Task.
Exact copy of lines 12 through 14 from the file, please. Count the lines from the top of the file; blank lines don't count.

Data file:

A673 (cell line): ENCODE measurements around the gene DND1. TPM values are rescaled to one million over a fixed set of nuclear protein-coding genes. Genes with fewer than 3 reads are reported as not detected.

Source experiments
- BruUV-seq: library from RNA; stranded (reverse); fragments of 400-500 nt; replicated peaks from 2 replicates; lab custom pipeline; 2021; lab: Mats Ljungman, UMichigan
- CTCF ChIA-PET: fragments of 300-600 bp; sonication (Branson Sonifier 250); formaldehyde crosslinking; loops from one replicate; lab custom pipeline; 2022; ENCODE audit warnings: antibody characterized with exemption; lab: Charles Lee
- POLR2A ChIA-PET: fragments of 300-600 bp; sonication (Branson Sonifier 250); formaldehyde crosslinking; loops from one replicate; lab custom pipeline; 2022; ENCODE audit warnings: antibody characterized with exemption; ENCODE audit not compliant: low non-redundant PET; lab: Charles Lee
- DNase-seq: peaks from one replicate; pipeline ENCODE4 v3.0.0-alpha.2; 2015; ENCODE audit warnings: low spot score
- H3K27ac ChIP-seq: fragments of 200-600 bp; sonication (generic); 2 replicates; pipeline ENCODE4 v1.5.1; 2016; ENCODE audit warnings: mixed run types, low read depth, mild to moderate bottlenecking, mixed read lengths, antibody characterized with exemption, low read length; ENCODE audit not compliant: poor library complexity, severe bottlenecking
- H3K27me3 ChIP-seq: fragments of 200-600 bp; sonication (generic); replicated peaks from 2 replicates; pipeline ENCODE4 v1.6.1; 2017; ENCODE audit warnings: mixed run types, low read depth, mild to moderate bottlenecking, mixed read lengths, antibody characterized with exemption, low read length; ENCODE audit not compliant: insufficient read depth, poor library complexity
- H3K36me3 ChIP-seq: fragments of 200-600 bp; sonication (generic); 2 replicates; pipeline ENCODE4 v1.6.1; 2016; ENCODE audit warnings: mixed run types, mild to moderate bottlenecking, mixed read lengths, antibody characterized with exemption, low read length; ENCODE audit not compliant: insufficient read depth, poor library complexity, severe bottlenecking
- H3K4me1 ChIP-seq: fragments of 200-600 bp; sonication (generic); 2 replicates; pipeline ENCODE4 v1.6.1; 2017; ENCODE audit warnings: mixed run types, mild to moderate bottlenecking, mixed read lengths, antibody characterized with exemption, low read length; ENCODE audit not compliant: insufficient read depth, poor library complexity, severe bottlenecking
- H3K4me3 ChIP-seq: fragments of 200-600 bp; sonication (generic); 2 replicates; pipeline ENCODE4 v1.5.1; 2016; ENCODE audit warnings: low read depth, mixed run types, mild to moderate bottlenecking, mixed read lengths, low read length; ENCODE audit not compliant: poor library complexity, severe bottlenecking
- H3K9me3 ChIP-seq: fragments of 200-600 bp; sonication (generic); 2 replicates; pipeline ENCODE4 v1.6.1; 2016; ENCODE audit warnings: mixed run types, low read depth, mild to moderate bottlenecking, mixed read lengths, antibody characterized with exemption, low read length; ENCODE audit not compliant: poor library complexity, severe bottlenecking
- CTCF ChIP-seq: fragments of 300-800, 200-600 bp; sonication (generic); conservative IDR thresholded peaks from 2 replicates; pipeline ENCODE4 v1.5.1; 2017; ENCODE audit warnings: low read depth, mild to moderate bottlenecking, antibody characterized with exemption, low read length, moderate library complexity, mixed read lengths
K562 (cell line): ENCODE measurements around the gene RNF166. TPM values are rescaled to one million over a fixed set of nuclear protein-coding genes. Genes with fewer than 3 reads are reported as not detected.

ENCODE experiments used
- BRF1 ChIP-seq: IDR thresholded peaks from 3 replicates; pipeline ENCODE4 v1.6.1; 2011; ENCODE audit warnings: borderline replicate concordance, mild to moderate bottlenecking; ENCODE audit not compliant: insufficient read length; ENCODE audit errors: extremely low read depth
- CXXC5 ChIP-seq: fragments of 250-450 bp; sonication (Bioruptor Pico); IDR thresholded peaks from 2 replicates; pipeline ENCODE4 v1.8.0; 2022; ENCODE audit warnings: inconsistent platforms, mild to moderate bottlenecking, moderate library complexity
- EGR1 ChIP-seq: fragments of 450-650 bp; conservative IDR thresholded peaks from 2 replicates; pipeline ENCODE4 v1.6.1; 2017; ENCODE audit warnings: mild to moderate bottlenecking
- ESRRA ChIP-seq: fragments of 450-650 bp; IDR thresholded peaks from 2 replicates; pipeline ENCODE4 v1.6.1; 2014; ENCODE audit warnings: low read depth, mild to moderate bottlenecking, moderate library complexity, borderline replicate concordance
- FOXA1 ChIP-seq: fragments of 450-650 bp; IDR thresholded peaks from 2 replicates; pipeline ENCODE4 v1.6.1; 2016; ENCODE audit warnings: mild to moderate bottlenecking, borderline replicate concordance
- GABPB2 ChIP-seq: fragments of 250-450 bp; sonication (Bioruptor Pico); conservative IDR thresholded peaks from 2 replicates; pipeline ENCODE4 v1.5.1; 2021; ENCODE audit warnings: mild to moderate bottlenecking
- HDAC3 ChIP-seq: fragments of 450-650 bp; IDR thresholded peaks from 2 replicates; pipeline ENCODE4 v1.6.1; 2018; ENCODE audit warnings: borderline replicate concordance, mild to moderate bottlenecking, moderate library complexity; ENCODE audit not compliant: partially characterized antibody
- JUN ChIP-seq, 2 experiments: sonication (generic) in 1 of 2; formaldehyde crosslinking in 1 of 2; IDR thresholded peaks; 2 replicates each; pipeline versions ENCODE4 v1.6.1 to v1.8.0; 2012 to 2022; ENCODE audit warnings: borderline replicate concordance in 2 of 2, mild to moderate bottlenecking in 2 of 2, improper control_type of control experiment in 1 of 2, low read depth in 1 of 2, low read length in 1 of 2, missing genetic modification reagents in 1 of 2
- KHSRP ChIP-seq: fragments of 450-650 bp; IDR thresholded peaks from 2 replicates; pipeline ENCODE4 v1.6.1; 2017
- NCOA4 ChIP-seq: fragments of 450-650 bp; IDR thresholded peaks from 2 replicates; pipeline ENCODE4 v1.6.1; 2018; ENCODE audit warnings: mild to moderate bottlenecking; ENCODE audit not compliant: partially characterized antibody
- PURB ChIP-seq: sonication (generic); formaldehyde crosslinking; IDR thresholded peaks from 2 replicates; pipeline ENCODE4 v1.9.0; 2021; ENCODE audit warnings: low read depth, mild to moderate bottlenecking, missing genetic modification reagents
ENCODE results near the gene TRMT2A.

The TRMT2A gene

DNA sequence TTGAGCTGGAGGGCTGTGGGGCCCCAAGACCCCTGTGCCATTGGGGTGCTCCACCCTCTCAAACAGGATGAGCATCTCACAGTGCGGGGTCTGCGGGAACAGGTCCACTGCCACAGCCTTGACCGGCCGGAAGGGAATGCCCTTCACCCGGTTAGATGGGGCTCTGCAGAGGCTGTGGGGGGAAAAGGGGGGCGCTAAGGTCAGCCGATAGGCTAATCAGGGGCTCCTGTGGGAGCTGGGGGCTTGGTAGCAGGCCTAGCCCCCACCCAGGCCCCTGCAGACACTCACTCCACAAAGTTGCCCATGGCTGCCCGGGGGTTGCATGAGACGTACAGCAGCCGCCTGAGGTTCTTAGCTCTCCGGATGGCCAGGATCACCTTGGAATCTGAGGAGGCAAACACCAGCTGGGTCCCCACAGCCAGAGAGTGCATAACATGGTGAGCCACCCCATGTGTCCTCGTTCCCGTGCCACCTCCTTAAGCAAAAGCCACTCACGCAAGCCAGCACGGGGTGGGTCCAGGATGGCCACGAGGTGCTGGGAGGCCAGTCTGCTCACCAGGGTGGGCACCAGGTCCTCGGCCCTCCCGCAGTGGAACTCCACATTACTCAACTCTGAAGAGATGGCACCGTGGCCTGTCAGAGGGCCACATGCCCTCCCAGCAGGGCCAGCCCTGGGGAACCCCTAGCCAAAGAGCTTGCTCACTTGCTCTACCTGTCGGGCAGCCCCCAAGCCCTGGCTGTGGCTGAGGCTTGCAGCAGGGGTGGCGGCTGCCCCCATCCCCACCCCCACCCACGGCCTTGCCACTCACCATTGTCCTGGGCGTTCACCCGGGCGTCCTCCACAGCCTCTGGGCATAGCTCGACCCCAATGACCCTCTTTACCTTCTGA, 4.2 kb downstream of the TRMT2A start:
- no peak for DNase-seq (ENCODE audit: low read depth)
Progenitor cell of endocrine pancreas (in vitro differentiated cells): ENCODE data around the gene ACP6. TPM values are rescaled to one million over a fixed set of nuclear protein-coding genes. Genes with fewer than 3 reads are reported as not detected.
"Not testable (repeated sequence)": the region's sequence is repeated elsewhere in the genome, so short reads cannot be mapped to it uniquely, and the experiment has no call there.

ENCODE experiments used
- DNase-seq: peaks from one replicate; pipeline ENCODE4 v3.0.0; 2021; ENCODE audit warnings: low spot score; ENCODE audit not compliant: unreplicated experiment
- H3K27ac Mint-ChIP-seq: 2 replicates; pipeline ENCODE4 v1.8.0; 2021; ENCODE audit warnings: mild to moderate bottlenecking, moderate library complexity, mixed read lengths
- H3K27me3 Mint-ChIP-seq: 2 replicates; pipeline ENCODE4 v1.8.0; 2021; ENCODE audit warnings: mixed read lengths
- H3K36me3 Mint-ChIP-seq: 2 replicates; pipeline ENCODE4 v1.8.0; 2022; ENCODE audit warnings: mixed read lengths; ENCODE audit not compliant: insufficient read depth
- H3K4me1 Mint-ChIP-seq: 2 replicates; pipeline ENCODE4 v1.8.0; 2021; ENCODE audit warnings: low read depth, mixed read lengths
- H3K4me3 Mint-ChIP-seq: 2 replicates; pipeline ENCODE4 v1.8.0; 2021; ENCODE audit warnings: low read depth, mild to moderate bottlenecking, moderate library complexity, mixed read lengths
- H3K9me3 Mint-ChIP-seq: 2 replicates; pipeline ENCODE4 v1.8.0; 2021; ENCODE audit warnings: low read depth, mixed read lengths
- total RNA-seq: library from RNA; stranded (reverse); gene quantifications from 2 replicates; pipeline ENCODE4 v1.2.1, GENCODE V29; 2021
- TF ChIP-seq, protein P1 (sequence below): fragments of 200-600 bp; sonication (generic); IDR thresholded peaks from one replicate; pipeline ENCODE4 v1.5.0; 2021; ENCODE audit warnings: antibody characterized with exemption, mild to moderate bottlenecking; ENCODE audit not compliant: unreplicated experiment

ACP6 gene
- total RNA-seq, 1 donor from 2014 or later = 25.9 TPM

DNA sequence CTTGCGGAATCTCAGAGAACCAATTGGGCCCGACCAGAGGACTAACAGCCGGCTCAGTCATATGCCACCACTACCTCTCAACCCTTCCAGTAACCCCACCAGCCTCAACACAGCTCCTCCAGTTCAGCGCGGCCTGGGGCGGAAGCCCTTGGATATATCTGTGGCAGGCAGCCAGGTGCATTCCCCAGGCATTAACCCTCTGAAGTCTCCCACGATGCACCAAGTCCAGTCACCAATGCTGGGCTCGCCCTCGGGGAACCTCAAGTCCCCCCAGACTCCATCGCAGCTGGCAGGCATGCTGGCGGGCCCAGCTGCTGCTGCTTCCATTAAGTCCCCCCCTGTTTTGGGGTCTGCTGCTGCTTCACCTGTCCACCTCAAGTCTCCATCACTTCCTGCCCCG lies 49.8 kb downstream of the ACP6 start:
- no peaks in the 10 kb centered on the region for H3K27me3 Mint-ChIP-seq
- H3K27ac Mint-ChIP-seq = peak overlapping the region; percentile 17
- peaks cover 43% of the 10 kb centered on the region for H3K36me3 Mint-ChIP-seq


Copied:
- H3K9me3 ChIP-seq: fragments of 200-600 bp; sonication (generic); 2 replicates; pipeline ENCODE4 v1.6.1; 2016; ENCODE audit warnings: mixed run types, low read depth, mild to moderate bottlenecking, mixed read lengths, antibody characterized with exemption, low read length; ENCODE audit not compliant: poor library complexity, severe bottlenecking
- CTCF ChIP-seq: fragments of 300-800, 200-600 bp; sonication (generic); conservative IDR thresholded peaks from 2 replicates; pipeline ENCODE4 v1.5.1; 2017; ENCODE audit warnings: low read depth, mild to moderate bottlenecking, antibody characterized with exemption, low read length, moderate library complexity, mixed read lengths
K562 (cell line): ENCODE measurements around the gene RNF166. TPM values are rescaled to one million over a fixed set of nuclear protein-coding genes. Genes with fewer than 3 reads are reported as not detected.